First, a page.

Hannibal Heyes and Kid Curry, two successful and popular outlaw cousins in the old West, decide it's time to go straight. The problem is that the governor just can't give them amnesty right away, they have to prove that they deserve it. And in the meantime they will still be wanted. Hunting them is everybody, from sheriffs to bounty hunters, to posses and ordinary people. Hannibal Heyes/Joshua Smith is the thinker, the poker player and the optimist, while Kid Curry/Thaddeus Jones is the quick-drawing worrier who sometimes is a bit slow. Together they are Smith and Jones... Other regular characters include "Big Mac" McCreedy, a wealthy ranch owner, who's feuding with his next door neighbour, senor Armendariz. Harry Briscoe is an agent with Bannerman detective agency, who's perhaps not the brightest man around. Clementine Hale is a woman with an enormous zest for life. She owns the only picture of Heyes and the Kid and often uses it to get them to get her out of trouble.
Someone's trying to get the guys out of a town where they are helping a widow run from the saloon left to her by her late husband, but they can't figure out who's doing it or why.
A saloon entertainer and a special agent suspect that Heyes and Curry's interest in a condemned robber is the same as their own; a rumored fortune in stolen buried gold.
After nearly three years of staying out of trouble, for the sake of the amnesty, it's finally time. But when Heyes and the Kid meet sheriff Trevors, they find out that the governor has been removed from office. The new governor, however, seems nicer. He promises them amnesty, as soon as they do this one job for him. It seems that his daughter has fallen in love with an outlaw, and Heyes and the Kid must bring her back. The Kid takes it upon him to charm the daughter, and thus make it easier for them to take her with them. But the Kid hadn't counted on her boyfriend's jealous nature and fast gun...
After the Kid wins another duel (over a man who claimed the Kid was cheating), the boys are contacted and offered a job by a man called ""Doc"" Donovan. They are to come with him into Mexico, to rescue a hostage from Mexicans who only want their rightful money. The Kid senses that Doc knows who they are, but they cannot be certain, and why would he hire them instead of collecting the fee? They manage to sneak out the hostage, Mr Zulick, but are chased by the kidnappers. After a daring stunt, they lose their followers, and Mr Zulick can continue on his journey. Then, Doc turns them over to the sheriff... But where is Mr Zulick headed and why? And why does the sheriff want to let Heyes and the Kid go?
A travelling potion salesman and his daughter come into the boys' protection after they become the only witnesses to a lynching. But the company is soon found by the lynch mob, and they have to start to run if they're to survive. They try to find refuge at a nearby sheriff office, but when the opposing side make the witnesses a phony offer of buying their silence, it's up to Heyes and the Kid to talk them out of it. They will have to run again. But they can't run forever, and the mob catches up with them. It's time to take a stand. Can they withstand the attacks until Heyes comes back with reinforcements?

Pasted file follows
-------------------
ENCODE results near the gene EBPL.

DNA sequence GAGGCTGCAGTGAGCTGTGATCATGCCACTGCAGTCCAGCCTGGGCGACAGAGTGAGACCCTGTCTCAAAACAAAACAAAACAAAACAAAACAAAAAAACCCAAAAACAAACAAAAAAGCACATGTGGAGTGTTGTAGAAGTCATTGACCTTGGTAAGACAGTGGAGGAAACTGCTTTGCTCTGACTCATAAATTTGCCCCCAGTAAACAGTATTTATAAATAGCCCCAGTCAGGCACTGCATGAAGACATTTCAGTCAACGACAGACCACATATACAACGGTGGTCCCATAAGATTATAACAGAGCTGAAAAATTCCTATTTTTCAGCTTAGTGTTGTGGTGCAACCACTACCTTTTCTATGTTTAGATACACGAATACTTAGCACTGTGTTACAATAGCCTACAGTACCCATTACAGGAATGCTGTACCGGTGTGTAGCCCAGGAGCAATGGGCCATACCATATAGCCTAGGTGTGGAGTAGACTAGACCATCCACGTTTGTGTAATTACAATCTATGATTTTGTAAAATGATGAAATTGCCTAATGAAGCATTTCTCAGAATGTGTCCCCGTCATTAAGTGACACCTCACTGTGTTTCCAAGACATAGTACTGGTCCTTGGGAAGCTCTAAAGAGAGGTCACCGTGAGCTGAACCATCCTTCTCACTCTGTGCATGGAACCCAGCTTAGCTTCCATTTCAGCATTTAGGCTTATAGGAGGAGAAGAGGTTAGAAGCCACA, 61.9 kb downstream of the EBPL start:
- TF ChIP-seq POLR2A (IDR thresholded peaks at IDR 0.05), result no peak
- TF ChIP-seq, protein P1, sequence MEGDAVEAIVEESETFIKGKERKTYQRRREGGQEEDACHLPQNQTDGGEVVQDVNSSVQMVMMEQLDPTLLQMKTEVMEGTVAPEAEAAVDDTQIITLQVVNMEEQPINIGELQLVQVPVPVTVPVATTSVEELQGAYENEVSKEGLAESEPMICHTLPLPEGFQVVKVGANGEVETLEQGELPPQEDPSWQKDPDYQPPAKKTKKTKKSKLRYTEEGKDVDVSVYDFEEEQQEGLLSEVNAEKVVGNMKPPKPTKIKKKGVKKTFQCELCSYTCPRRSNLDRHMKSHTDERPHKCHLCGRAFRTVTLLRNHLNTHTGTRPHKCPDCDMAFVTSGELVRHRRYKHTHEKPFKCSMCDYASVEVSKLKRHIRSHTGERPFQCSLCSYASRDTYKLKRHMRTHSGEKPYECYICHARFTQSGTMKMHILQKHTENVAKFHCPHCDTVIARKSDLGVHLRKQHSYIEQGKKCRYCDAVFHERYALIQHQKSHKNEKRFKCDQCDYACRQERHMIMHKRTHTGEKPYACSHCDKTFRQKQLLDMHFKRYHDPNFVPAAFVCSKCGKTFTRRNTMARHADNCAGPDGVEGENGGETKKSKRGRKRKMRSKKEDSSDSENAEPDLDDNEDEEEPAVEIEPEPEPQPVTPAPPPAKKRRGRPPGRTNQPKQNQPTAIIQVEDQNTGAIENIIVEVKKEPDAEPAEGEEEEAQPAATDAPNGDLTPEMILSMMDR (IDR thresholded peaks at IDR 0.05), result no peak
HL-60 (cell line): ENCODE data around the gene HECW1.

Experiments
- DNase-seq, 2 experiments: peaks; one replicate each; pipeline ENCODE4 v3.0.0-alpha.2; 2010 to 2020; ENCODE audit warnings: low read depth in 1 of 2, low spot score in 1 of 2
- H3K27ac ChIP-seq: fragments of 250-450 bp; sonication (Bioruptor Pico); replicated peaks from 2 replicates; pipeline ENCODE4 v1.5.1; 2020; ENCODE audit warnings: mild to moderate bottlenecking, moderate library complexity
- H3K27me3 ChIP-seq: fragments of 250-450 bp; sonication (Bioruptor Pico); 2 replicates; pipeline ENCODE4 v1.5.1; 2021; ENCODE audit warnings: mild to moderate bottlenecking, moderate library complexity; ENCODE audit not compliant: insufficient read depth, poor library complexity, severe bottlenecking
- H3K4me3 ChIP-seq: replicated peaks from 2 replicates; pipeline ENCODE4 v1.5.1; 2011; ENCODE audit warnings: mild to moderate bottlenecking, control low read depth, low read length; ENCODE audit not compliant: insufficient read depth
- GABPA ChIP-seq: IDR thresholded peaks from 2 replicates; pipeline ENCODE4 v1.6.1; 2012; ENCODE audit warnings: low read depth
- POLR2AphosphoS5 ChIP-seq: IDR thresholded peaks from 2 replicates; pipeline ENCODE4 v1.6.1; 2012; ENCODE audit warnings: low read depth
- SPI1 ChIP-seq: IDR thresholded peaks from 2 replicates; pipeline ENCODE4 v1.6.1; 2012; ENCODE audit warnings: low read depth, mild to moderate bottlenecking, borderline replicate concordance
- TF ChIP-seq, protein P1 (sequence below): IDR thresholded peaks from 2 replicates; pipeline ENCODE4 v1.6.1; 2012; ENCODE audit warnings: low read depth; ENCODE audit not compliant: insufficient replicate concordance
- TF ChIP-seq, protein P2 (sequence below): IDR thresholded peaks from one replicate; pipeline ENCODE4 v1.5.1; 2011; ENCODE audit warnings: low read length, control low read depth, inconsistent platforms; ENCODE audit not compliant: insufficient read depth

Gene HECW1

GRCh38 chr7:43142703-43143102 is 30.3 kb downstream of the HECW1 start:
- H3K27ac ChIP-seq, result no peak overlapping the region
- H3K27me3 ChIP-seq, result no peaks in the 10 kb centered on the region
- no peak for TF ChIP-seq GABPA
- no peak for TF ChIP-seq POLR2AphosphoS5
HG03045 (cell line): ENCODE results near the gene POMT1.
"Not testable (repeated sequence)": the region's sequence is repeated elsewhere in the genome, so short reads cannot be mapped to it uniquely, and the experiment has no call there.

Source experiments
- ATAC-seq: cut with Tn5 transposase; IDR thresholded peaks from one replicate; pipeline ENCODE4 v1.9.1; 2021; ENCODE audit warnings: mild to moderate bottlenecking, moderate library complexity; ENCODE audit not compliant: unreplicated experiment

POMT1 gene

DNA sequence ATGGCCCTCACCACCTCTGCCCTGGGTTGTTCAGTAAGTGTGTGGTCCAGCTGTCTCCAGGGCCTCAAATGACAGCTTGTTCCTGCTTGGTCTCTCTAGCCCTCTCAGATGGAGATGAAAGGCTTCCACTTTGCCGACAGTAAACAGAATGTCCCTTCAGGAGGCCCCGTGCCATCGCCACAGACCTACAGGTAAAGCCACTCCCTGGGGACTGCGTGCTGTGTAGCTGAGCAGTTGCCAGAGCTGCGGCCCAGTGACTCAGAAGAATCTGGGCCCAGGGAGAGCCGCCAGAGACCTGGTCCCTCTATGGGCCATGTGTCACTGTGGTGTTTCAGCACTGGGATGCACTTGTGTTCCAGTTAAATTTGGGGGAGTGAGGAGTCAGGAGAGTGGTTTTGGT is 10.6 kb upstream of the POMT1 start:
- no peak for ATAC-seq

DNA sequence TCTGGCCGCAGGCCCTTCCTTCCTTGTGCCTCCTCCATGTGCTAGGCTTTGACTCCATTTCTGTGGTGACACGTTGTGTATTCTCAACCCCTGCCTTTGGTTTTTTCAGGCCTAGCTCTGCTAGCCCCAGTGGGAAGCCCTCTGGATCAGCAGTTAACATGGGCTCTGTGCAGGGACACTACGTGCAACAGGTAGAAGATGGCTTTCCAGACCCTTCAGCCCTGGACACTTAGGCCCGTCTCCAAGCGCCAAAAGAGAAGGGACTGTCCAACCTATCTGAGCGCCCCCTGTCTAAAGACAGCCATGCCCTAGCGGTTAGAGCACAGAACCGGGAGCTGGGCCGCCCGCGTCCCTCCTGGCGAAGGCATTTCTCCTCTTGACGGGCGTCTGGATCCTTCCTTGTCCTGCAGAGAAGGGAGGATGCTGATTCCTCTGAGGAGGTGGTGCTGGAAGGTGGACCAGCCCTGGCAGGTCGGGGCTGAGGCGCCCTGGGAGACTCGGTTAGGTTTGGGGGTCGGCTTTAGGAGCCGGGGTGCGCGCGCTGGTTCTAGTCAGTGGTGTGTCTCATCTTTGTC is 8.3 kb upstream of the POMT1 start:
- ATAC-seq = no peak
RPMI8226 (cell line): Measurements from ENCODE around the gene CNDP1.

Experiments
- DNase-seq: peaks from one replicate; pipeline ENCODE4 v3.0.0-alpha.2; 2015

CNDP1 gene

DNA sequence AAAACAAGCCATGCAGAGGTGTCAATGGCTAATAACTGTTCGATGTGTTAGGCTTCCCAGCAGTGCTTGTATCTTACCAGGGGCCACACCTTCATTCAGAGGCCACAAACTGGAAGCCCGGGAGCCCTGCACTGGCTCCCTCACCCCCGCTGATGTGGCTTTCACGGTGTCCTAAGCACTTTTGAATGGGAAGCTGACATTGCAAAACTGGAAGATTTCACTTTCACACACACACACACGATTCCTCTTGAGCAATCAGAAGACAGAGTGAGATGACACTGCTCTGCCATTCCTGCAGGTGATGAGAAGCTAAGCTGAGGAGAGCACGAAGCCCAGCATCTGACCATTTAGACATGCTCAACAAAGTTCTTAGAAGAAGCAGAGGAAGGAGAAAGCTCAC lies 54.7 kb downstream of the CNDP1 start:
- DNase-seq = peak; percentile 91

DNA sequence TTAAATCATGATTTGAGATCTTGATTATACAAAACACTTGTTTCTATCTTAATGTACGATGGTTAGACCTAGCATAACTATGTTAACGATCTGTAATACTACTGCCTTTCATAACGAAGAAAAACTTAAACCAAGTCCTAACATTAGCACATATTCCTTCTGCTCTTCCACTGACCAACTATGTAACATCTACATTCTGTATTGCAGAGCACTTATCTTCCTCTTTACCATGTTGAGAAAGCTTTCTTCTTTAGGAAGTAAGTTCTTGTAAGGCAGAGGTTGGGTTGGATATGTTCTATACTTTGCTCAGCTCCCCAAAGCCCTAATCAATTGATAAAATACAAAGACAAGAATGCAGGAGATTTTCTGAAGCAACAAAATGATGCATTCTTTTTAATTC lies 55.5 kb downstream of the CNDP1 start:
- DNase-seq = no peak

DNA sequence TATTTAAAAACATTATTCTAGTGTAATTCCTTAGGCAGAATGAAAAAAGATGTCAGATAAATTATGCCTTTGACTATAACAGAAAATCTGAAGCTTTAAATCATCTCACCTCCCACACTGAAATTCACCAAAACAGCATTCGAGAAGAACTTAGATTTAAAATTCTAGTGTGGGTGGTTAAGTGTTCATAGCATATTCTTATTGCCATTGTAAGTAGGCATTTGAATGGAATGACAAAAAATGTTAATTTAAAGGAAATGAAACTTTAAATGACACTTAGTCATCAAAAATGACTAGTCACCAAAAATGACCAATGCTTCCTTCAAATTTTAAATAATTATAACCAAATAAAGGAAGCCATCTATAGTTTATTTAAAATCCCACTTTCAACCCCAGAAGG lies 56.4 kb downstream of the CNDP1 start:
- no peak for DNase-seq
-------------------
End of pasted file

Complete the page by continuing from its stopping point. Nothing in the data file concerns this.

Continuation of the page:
The boys accept the offer of a vacation - but doesn't realize that the activities during this vacation involves catching and taming wild horses. They and their friend, Bronc, check into a boarding house near where the horses are, and meet some people whose coach has broken down. Among them is Beegee, a woman on the look-out for a husband, and who takes a good look at both Heyes and the Kid. And then there's the very religious man with a sister who has a crush on the Kid. But the boys must also battle wits with a ranch owner who thinks that the horses walk on his land. Prhaps the only solution is to shoot him to stop him from stealing ""their"" horses?
After an embezzling banker / murderer sets up Curry and Heyes to take the fall for his crimes, the boys try to clear themselves by playing on his greed with a salted diamond field.
While Curry drives a wagonload of dynamite across rugged country, Heyes hires on as a guide for two Englishmen searching for a tribe of giant redheaded Indians rumored to have lived in the area of Devil's Hole.
After being chased for weeks by a posse, Heyes and the Kid hide out on a ranch where a nice but poor family lives. They become idols of sorts for the two daughters, and quickly learn to like all of them. Then, when the posse finally shows up and demand that Heyes and the Kid come out, Heyes suggests that the family collects the bounty rather than the posse. The posse reluctantly gives them up, and the leader of the posse will not leave their side. On the way to the nearest sheriff office, however, the remaining posse are attacked - by the daughters. Heyes and the Kid get away, but changes their mind when they realize that the family could get in trouble for their sake. They return, but how can they stay out of jail if they have to give their identities away to the judge?
Heyes and the Kid meet two men at a carnival - one of them a gold digger, the other a fast-drawing cowboy with a big smile. The gold digger likes the three of them, and makes them an offer. If they come with him and work in his mine, they can share the gold between the four of them. When they decide that they've got enough gold, though, the smiling man disappears with the gold, the horses, and all provisions. Now Heyes, the Kid and the gold digger must get back to civilisation to get their gold back. But can they ""persuade"" the smiling man to share his gold with them? And can the Kid out-draw him?